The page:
FIG. 2 depicts an embodiment of the flip card apparatus showing a preferred system for the use of the invention. One preferred embodiment of the invention involves the use of a flip card apparatus 201. The flip card apparatus 201 has the advantage of organizing the cards 202 so that the top or bottom, label edge of each card can be seen by the user. Each card 202 is separately fastened into the apparatus with one or more fasteners 204. The steps embodying the elements of this invention, the entry protocol, are displayed on a top flap 203 and the first card 202a. Alternative embodiments of the card apparatus can be a deck of cards bound in a manner well known to those skilled in the art. In the current embodiment of the flip card apparatus there are sixty-four chief complaint cards, twelve pre-arrival instruction cards, two post-dispatch cards, one determinant classification card and two entry protocol cards. The cards are generally organized in pairs, with the top card providing the protocol questions, instructions, jump directions and determinant assignments. The bottom card provides information the dispatcher uses to improve the dispatcher's decision making process.
FIG. 3 shows a view of the sections of a typical flip card, as used in the flip card apparatus embodiment of the invention. The typical flip card 202 is divided into logical sections for ease of use and consistency. A key question section 301 is provided as a script to the dispatchers to ensure that all key questions are asked in a calm, consistent, systematic manner. After all key questions are asked from the key question section 301, typically the dispatcher determines the appropriate determinant level. Sections A-Alpha 303, B-Bravo 304, C-Charlie 305 and D-Delta 306 are provided to aid the dispatcher in making the determinant designation. Each determinant level may have one or more sublevels. Generally, the most critical call is given a determinant level of D-Delta and the least critical call is given a determinant level of A-Alpha. The more critical the determinant level assigned to a call, the more medical resources and urgency may be applied to provide help. For example, an A-Alpha call will typically be responded to by emergency medical technicians and an ambulance proceeding to the patient under the safest method reasonably possible, while a D-Delta call will typically be responded to by the closest emergency medical technicians, an ambulance, paramedics, all who will proceed under the most urgent method possible. Sublevels may not indicate the criticality of the call, rather sublevel designations indicate the type of call, information often especially important to the dispatched medical team. After the determinant code is determined 303-306 the dispatcher is referred to the post-dispatch instructions section 302. The purpose of the post-dispatch instructions is to systematically prepare for and expedite the field personnel's job at the scene and prevent further harm to the patient or others at the scene. The post-dispatch instruction section 302 includes such instructions as collecting the patient's medications, writing down the name of the family doctor and securing animals in the area. Each caller is also instructed, from the post-dispatch instruction section 302, to ensure that the patient has an open airway, is breathing, is given nothing to eat or drink before responders arrive, and, if needed, how to treat for shock using a reference script. Callers are also routinely advised to "call back if the patient's condition worsens for further instructions." Pre-arrival instructions 106 are provided on alternative cards 314, subsectioned as shown in FIG. 3 as 314 a-r. These pre-arrival instruction sections 314 provide scripted treatment sequences for arrest, choking and childbirth. These procedures, provided through sections 314, guide the caller through CPR., the Heimlich Maneuver or emergency childbirth procedures. Sections 307 to 314 provide important information to the dispatcher for the dispatcher's use in providing more educated responses. This information includes such information as categorizations of dangerous areas or injuries; types of injuries; symptoms; rules and axioms. Such information as is systematically provided to place the key questions of section 301, the determinant classifications of sections 303-306, and the post-dispatch instructions of section 302 into context for the dispatcher.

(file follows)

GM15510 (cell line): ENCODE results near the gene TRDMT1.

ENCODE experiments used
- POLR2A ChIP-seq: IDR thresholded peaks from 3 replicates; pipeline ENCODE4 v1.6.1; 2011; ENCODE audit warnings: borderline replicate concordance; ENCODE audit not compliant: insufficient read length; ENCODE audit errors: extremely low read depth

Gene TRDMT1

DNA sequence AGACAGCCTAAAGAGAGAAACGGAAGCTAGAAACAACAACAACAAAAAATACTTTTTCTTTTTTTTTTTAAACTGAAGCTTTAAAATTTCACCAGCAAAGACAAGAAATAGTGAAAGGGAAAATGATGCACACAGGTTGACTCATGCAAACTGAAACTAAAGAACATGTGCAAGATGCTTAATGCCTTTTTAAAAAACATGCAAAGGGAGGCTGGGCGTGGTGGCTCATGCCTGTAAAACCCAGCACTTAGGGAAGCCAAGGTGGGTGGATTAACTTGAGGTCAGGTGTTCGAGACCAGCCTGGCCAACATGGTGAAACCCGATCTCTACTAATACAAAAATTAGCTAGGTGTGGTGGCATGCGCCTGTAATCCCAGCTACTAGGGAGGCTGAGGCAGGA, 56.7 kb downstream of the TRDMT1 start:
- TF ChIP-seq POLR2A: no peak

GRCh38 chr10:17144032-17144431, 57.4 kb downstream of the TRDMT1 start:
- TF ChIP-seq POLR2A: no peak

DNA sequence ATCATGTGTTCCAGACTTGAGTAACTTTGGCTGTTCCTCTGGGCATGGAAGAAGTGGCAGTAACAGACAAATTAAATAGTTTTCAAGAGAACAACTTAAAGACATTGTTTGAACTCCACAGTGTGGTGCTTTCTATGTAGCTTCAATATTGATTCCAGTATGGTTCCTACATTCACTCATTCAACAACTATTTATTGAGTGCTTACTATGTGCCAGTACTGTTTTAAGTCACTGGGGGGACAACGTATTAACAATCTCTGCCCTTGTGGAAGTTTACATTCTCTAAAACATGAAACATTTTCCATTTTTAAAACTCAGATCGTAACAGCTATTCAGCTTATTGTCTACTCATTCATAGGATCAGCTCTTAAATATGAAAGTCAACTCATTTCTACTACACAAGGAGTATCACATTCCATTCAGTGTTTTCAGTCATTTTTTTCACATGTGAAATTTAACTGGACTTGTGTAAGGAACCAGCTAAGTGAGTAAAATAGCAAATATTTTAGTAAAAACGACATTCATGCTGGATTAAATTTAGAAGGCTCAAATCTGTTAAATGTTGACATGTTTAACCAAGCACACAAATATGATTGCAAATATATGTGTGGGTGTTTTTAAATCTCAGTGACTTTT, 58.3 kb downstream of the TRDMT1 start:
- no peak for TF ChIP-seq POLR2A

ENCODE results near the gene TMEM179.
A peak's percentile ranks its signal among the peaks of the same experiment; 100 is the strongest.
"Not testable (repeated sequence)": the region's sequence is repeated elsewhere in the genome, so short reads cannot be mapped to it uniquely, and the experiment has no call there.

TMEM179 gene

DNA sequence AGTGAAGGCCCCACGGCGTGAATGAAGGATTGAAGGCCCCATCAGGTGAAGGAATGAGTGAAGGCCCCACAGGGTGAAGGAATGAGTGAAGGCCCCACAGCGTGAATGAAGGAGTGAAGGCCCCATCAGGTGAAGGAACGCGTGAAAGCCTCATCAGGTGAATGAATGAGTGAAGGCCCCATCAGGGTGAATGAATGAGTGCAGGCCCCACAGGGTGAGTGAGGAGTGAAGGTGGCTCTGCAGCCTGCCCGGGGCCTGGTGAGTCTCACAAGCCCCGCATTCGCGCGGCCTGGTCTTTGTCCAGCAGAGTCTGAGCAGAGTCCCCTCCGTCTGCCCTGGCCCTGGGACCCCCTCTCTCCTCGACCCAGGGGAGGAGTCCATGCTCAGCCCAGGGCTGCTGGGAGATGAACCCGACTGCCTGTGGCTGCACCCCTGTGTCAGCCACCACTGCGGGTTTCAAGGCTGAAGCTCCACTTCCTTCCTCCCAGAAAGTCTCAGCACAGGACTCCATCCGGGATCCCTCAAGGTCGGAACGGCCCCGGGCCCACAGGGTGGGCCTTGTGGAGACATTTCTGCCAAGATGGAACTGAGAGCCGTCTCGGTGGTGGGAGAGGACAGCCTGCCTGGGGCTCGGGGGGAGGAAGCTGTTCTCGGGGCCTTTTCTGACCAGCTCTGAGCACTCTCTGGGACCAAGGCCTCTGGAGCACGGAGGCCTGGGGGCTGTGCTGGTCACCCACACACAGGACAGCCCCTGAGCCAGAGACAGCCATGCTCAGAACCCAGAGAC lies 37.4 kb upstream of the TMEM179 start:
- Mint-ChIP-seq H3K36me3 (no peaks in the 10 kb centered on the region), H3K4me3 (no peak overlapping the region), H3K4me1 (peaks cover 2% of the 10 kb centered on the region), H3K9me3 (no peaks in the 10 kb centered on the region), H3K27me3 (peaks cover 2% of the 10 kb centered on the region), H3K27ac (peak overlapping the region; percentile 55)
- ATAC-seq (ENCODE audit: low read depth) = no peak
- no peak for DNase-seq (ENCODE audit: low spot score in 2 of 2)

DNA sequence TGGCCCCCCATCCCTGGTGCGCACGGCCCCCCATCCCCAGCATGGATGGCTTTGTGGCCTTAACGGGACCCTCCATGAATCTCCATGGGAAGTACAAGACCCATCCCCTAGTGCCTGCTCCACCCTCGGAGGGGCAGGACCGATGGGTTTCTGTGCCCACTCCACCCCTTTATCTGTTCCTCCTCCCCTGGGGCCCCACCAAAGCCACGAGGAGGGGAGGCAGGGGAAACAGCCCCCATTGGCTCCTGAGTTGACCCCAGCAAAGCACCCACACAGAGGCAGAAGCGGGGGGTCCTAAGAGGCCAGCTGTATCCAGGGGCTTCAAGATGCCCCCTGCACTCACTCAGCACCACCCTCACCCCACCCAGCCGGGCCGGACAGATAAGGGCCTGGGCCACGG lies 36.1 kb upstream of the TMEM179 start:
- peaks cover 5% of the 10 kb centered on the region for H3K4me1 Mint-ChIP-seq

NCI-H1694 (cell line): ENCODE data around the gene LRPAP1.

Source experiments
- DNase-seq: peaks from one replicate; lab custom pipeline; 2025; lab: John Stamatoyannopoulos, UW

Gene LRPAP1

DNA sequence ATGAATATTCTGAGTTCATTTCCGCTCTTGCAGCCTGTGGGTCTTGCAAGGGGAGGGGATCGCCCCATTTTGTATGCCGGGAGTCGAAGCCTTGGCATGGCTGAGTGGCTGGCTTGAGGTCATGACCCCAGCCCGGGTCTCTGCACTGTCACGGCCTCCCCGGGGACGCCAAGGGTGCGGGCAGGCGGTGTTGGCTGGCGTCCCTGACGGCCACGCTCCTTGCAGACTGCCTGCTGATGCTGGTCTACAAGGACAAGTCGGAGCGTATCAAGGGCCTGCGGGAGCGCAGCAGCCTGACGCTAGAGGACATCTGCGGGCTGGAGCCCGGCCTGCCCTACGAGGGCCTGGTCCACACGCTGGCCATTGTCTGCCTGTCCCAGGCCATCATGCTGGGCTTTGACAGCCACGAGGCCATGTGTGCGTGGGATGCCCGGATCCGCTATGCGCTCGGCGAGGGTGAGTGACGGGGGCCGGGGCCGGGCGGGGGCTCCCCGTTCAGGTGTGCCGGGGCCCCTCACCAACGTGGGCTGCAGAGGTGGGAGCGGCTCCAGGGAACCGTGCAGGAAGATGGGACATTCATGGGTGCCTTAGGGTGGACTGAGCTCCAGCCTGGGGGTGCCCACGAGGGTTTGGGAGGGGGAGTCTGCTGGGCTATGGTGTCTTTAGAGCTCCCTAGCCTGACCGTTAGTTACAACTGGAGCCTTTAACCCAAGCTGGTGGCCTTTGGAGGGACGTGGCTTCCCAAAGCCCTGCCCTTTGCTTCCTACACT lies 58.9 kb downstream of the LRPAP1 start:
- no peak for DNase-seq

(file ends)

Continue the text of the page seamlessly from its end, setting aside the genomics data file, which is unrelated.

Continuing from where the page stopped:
FIG. 4 shows a system diagram of the components of a typical computer system used in the computerized embodiment of the invention. A second preferred embodiment of the invention is designed to operate in combination with a computer system using specially designed computer software incorporating the procedure of the invention. A typical computer system used in combination with software incorporating the invention includes a processing unit 401 to execute the instructions of the software; a display unit 402 to provide the means for providing the dispatcher with the prompts and information necessary to practice the invention; an input device 403 to provide the means for the dispatcher to interact with the software version of the invention; a storage device 405 for storage of the software and the files associated with the invention; and an output device 404 for printing reports and other information.